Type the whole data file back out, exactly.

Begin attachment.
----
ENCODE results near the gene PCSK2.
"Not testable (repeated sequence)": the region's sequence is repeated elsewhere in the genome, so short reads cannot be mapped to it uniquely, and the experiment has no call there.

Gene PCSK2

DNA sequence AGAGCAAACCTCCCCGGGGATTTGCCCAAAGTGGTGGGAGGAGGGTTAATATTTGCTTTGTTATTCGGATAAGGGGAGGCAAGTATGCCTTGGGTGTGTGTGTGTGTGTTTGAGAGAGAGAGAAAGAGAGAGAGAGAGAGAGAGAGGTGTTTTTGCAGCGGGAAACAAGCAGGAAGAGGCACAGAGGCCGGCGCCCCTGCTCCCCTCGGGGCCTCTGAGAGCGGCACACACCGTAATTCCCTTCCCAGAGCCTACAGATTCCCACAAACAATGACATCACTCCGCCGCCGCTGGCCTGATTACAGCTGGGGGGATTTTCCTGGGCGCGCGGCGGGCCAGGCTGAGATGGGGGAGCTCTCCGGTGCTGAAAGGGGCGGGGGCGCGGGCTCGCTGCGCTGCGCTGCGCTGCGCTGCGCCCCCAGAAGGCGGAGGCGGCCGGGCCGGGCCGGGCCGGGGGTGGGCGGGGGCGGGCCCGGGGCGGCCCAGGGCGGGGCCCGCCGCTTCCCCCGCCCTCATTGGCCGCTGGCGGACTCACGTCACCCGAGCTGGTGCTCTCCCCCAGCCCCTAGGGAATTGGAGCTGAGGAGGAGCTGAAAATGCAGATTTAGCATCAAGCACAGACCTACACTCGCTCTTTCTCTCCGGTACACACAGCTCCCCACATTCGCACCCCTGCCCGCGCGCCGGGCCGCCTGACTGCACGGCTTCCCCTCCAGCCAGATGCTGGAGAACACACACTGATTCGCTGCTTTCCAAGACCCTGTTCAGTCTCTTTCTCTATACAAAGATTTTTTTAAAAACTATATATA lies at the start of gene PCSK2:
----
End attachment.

ENCODE results near the gene PCSK2.
"Not testable (repeated sequence)": the region's sequence is repeated elsewhere in the genome, so short reads cannot be mapped to it uniquely, and the experiment has no call there.

Gene PCSK2

DNA sequence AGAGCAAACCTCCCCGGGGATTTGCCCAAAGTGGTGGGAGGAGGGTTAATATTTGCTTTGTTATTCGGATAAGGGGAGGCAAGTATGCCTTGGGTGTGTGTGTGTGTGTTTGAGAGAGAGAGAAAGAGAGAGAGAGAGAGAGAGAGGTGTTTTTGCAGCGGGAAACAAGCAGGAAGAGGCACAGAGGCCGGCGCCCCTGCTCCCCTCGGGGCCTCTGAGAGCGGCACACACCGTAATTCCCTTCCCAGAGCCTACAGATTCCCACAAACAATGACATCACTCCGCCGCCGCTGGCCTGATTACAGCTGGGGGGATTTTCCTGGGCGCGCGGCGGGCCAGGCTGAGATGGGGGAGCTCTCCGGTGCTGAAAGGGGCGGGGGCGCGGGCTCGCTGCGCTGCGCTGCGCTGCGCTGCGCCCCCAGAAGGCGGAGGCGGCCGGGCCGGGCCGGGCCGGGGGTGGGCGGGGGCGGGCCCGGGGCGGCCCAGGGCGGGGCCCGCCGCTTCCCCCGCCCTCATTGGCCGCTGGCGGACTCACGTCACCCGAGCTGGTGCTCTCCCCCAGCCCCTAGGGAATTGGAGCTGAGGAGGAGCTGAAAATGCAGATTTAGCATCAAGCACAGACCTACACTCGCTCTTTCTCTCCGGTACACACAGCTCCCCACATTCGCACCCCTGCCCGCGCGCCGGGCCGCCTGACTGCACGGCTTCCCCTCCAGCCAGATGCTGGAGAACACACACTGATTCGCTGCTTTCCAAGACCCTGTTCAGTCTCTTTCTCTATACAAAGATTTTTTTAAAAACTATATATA lies at the start of gene PCSK2: